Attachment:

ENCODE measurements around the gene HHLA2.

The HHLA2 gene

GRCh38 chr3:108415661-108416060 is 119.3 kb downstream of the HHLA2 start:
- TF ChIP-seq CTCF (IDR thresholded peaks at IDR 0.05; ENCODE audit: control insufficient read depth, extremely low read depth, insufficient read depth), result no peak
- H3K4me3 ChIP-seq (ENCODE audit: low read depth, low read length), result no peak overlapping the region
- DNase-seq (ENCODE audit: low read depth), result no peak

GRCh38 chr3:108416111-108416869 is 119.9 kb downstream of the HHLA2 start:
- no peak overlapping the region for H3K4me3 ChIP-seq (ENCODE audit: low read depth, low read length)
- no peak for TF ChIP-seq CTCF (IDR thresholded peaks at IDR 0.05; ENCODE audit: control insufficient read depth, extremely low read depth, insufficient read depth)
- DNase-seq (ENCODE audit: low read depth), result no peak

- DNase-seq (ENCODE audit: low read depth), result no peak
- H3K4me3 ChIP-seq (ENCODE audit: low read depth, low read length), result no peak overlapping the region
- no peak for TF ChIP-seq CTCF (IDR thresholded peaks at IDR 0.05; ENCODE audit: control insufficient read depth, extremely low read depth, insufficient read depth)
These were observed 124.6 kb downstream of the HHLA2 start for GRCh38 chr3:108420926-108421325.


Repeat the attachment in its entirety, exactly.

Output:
ENCODE measurements around the gene HHLA2.

The HHLA2 gene

GRCh38 chr3:108415661-108416060 is 119.3 kb downstream of the HHLA2 start:
- TF ChIP-seq CTCF (IDR thresholded peaks at IDR 0.05; ENCODE audit: control insufficient read depth, extremely low read depth, insufficient read depth), result no peak
- H3K4me3 ChIP-seq (ENCODE audit: low read depth, low read length), result no peak overlapping the region
- DNase-seq (ENCODE audit: low read depth), result no peak

GRCh38 chr3:108416111-108416869 is 119.9 kb downstream of the HHLA2 start:
- no peak overlapping the region for H3K4me3 ChIP-seq (ENCODE audit: low read depth, low read length)
- no peak for TF ChIP-seq CTCF (IDR thresholded peaks at IDR 0.05; ENCODE audit: control insufficient read depth, extremely low read depth, insufficient read depth)
- DNase-seq (ENCODE audit: low read depth), result no peak

- DNase-seq (ENCODE audit: low read depth), result no peak
- H3K4me3 ChIP-seq (ENCODE audit: low read depth, low read length), result no peak overlapping the region
- no peak for TF ChIP-seq CTCF (IDR thresholded peaks at IDR 0.05; ENCODE audit: control insufficient read depth, extremely low read depth, insufficient read depth)
These were observed 124.6 kb downstream of the HHLA2 start for GRCh38 chr3:108420926-108421325.